But the sacraments properly fulfill their office only when the Spirit, that inward teacher, comes to them, by whose power alone hearts are penetrated and affections moved and our souls opened for the sacraments to enter in. If the Spirit be lacking, the sacraments can accomplish nothing more in our minds than the splendor of the sun shining upon blind eyes, or a voice sounding in deaf ears. Therefore, I make such a division between Spirit and sacraments that the power to act rests with the former, and the ministry alone is left to the latter-a ministry empty and trifling, apart from the action of the Spirit, but charged with great effect when the Spirit works within and manifests his power.
Book Four
Chapter XIV: 17. True office of the sacraments, pg. 1292 - 1293:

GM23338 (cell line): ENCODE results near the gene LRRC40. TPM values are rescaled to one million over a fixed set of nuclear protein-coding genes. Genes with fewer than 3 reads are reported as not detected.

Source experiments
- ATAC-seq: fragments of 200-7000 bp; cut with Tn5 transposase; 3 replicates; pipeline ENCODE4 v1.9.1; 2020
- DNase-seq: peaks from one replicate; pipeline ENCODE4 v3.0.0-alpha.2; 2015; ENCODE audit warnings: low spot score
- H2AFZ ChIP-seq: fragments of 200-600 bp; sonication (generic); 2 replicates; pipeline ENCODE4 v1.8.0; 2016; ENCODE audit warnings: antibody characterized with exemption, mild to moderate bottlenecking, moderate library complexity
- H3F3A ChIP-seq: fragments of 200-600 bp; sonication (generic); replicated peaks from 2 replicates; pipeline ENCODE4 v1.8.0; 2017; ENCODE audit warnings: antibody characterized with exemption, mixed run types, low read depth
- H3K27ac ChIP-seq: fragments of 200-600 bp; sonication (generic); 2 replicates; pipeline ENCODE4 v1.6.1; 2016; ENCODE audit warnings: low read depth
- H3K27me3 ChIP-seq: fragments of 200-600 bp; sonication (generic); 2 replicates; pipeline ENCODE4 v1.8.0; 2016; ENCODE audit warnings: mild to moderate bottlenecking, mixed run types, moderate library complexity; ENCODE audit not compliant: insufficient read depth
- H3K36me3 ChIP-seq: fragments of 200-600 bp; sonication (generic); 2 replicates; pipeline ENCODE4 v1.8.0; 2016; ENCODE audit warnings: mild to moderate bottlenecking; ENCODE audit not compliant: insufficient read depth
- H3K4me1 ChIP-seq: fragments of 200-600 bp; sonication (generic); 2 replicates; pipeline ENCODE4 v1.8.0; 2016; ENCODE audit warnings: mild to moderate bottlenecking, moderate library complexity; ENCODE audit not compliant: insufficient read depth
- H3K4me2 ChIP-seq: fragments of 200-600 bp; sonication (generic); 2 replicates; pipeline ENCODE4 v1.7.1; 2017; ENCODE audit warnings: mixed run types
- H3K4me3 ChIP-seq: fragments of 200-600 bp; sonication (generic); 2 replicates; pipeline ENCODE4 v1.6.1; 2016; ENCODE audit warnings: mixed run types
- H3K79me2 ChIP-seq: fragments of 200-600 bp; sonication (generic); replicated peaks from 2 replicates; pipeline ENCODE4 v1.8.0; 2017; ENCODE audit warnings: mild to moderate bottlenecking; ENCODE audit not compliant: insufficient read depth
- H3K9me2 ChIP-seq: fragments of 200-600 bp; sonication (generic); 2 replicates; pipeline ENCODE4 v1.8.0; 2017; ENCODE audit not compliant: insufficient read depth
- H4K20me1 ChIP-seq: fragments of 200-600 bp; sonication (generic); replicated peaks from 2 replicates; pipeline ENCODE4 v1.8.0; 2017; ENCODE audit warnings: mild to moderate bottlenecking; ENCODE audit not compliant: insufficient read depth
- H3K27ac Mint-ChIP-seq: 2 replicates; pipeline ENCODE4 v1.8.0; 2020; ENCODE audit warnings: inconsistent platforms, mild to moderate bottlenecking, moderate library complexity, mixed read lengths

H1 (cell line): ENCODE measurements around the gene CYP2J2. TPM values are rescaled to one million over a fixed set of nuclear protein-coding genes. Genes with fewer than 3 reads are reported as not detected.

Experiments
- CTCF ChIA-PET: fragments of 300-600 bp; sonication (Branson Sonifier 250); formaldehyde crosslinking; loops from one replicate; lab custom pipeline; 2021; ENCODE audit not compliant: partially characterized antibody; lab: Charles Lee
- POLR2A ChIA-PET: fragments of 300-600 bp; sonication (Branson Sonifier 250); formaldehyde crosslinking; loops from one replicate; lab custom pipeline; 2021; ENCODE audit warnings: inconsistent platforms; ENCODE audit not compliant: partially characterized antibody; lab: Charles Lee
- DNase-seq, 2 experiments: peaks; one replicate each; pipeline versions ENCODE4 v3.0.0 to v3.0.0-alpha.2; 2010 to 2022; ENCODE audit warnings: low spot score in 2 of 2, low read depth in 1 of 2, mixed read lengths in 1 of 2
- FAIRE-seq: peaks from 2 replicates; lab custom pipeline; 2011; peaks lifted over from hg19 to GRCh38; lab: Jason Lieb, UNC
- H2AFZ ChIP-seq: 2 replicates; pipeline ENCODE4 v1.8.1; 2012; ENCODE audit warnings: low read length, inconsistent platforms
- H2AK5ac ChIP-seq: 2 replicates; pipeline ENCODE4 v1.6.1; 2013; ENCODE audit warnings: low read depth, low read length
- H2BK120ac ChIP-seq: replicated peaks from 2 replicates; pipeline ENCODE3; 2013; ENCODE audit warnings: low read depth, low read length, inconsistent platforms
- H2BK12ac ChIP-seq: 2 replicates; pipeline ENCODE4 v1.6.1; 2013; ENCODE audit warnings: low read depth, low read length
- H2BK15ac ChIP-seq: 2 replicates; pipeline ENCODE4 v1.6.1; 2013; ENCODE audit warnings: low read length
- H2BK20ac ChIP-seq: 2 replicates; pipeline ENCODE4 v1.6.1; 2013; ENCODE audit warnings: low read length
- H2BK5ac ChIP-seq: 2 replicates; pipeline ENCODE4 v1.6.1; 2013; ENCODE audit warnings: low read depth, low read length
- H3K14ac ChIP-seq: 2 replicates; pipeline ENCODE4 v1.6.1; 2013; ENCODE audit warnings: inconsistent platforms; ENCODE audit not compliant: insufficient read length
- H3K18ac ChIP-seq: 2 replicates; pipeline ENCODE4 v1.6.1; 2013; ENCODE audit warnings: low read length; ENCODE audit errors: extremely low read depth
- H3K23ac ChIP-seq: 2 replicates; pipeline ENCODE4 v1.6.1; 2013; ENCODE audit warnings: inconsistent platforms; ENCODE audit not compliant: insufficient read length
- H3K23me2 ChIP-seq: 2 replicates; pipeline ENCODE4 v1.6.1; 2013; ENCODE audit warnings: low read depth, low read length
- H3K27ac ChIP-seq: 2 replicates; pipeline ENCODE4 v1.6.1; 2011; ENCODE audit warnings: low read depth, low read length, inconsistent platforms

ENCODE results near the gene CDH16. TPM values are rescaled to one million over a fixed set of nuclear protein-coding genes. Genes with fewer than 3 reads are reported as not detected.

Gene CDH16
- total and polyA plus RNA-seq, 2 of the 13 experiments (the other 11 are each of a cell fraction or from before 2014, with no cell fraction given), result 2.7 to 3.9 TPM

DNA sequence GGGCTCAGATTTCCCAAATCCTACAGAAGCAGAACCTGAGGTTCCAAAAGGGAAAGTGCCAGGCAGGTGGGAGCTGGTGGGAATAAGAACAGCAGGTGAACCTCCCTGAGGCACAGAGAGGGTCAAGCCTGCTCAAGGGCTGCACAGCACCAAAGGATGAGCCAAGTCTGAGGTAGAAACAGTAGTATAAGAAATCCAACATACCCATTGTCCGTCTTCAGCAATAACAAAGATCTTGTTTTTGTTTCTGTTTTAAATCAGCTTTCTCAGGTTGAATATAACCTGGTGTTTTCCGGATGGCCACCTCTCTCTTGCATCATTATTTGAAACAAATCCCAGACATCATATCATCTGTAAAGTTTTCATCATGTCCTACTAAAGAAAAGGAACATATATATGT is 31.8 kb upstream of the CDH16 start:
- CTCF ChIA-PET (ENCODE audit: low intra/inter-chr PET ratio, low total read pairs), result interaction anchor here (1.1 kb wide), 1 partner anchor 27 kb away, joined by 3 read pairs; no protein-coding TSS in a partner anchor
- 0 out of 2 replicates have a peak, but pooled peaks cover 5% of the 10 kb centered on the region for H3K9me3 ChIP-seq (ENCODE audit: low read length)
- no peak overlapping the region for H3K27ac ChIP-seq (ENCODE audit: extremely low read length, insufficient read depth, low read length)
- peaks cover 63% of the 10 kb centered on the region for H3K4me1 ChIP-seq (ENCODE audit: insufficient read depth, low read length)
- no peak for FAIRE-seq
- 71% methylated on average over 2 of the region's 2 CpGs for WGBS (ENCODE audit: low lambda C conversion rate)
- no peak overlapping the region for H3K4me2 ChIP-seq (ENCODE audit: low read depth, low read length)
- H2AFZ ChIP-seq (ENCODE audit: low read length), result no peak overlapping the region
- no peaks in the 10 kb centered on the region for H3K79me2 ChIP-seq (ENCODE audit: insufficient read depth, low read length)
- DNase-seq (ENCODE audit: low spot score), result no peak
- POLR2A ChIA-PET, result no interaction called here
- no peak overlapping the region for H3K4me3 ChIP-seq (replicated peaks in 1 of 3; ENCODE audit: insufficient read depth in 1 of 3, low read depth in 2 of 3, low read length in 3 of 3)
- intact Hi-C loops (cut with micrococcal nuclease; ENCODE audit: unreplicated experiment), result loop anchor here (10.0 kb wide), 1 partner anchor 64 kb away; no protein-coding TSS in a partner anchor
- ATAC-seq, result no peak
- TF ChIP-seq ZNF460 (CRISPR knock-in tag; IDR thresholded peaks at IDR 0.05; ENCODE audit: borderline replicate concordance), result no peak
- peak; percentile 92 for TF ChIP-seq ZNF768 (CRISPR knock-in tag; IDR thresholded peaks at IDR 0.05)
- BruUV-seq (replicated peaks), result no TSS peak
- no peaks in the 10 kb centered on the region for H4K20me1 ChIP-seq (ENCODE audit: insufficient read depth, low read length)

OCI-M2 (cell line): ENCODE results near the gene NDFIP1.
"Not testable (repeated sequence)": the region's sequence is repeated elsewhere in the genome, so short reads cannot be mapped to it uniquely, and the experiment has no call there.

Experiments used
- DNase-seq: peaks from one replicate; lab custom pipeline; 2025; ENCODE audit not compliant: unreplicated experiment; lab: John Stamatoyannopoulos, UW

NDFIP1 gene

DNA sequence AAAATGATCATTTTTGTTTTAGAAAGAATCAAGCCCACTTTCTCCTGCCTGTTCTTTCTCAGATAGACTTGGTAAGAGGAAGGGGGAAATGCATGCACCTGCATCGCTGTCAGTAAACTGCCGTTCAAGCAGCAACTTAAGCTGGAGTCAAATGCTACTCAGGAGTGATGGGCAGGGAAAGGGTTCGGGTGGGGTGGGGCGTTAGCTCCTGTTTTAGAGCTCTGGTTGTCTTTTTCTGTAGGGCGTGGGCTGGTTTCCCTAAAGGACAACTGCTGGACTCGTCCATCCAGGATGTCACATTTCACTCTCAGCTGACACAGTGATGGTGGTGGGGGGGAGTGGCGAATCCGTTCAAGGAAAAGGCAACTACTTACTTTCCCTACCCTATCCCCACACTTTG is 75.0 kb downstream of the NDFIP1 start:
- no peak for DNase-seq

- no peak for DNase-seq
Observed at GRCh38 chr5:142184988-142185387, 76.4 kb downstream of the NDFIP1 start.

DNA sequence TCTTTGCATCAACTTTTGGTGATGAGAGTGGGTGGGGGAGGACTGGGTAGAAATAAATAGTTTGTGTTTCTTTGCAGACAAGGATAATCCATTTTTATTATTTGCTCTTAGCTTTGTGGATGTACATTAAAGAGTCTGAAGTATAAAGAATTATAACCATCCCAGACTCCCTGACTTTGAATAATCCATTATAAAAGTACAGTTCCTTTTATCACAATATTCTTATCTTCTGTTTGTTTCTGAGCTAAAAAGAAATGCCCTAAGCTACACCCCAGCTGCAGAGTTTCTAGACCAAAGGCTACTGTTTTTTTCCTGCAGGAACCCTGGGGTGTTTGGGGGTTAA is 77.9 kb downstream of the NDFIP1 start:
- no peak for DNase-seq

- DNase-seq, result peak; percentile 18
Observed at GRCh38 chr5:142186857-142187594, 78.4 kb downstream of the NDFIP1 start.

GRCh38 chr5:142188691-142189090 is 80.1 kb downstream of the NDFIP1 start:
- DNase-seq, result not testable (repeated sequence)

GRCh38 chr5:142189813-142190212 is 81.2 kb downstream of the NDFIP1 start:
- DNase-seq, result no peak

Moreover, we must beware lest we be led into a similar error through what was written a little too extravagantly by the ancients to enhance the dignity of the sacraments. That is, to think that a hidden power is joined and fastened to the sacraments by which they of themselves confer the graces of the Holy Spirit upon us, as wine is given in a cup; while the only function divinely imparted to them is to attest and ratify for us God's good will toward us. And they are of no further benefit unless the Holy Spirit accompanies them. For he it is who opens our minds and hearts and makes us receptive to this testimony. In this also, varied and distinct graces of God brightly appear. For the sacraments (as we have suggested above) are for us the same thing from God, as messengers of glad tidings or guarantees of the ratification of covenants are from men. They do not bestow any grace of themselves, but announce and tell us, and (as they are guarantees and tokens) ratify among us, those things given us by divine bounty. The Holy Spirit (whom the sacraments do not bring indiscriminately to all men but whom the Lord exclusively bestows on his own people) is he who brings the graces of God with him, gives a place for the sacraments among us, and makes them bear fruit.